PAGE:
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    The Critical Care Society of Southern Africa Consensus Guideline on ICU triage and rationing (ConICTri)
    (Health and Medical Publishing Group (HMPG), 2019-08) Joynt, G. M.; Gopalan, D. P.; Argent, A. A.; Chetty, S.; Wise, R.; Lai, V. K. W.; Hodgson, E.; Lee, A.; Joubert, I.; Mokgokong, S.; Tshukutsoane, S.; Richards, G. A.; Menezes, C.; Mathivha, R. L.; Espen, B.; Levy, B.; Asante, K.; Paruk, F.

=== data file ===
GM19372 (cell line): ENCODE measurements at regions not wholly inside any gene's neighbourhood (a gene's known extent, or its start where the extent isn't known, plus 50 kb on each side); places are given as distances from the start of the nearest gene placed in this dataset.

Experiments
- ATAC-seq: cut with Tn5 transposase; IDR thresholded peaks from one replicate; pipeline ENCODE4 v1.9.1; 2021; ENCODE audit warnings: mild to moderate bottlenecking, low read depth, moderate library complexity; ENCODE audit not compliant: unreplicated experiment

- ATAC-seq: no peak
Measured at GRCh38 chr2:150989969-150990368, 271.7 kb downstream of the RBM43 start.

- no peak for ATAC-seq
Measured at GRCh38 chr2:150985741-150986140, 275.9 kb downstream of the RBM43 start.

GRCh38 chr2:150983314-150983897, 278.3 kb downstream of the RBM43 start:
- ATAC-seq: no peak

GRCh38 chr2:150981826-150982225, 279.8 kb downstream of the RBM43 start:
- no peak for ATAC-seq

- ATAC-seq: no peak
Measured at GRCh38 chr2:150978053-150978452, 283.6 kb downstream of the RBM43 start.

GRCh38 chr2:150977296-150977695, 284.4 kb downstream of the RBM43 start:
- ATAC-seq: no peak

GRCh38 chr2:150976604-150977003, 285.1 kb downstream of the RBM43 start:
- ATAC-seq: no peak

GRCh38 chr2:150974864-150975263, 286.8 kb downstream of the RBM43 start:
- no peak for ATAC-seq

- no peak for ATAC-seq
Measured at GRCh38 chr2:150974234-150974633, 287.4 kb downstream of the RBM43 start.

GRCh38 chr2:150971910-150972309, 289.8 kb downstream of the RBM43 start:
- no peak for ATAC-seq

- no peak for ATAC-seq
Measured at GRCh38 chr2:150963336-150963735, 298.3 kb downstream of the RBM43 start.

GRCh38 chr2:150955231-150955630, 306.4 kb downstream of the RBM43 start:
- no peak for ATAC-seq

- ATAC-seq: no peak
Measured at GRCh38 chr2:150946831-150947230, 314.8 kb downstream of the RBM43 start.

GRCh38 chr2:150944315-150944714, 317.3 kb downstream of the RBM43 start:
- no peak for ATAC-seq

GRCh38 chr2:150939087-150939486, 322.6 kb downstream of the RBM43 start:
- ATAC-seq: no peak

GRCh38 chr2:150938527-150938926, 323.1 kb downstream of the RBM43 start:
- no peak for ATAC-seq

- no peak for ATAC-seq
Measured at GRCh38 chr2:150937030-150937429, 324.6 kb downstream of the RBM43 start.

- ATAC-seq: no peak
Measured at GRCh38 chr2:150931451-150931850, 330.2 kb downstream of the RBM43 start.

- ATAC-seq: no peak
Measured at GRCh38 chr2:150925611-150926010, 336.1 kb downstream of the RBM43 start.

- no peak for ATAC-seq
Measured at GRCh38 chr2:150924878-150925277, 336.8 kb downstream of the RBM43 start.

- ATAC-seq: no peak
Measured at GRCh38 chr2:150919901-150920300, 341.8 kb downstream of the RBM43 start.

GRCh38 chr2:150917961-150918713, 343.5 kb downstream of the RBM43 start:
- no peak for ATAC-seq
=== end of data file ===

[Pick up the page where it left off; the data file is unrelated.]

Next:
Background: In South Africa (SA), administrators and intensive care practitioners are faced with the challenge of resource scarcity as well as an increasing demand for intensive care unit (ICU) services. ICU services are expensive, and practitioners in low- to middle-income countries experience the consequences of limited resources daily. Critically limited resources necessitate that rationing and triage (prioritisation) decisions are routinely necessary in SA, particularly in the publicly funded health sector. Purpose: The purpose of this guideline is to utilise the relevant recommendations of the associated consensus meeting document and other internationally accepted principles to develop a guideline to inform frontline triage policy and ensure the best utilisation of adult intensive care in SA, while maintaining the fair distribution of available resources. Recommendations: An overall conceptual framework for the triage process was developed. The components of the framework were developed on the basis that patients should be admitted preferentially when the likely incremental medical benefit derived from ICU admission justifies admission. An estimate of likely resource use should also form part of the triage decision, with those patients requiring relatively less resources to achieve substantial benefit receiving priority for admission. Thus, the triage system should maximise the benefits obtained from ICU resources available for the community. Where possible, practical examples of what the consensus group agreed would be considered appropriate practice under specified South African circumstances were provided, to assist clinicians with practical decision-making. It must be stressed that this guideline is not intended to be prescriptive for individual hospital or regional practice, and hospitals and regions are encouraged to develop specified local guidelines with locally relevant examples. The guideline should be reviewed and revised if appropriate within 5 years. Conclusion: In recognition of the absolute need to limit patient access to ICU because of the lack of sufficient intensive care resources in public hospitals, this guideline has been developed to guide policy-making and assist frontline triage decision-making in SA. This document is not a complete plan for quality practice, but rather a template to support frontline clinicians, guide administrators and inform the public regarding appropriate triage decision-making.